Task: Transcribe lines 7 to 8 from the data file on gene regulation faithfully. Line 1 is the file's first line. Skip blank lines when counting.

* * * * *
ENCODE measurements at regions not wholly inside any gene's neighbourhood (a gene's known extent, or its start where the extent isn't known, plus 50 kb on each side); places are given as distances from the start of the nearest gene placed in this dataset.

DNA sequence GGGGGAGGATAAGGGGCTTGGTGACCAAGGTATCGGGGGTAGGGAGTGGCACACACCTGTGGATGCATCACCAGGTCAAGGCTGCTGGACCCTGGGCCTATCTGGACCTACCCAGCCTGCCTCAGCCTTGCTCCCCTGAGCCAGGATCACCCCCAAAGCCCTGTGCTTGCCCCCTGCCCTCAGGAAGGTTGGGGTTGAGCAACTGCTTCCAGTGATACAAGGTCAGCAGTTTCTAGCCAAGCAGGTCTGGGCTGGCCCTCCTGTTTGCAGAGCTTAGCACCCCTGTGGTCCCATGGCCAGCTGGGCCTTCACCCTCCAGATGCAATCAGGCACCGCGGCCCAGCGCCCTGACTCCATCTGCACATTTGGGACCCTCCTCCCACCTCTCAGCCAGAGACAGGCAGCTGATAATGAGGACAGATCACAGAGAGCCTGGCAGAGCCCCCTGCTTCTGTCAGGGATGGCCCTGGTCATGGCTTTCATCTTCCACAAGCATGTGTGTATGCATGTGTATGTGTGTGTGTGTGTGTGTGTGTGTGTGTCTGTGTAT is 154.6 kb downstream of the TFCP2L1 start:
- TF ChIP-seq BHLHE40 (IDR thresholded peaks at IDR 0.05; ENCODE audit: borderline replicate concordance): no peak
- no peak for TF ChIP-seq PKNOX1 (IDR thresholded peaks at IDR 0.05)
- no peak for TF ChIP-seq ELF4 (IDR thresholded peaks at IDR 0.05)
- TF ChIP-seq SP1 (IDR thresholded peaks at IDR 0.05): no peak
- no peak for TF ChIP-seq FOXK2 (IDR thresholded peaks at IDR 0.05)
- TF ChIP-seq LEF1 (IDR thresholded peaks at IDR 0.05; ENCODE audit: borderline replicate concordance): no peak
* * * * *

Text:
- no peak for TF ChIP-seq FOXK2 (IDR thresholded peaks at IDR 0.05)
- TF ChIP-seq LEF1 (IDR thresholded peaks at IDR 0.05; ENCODE audit: borderline replicate concordance): no peak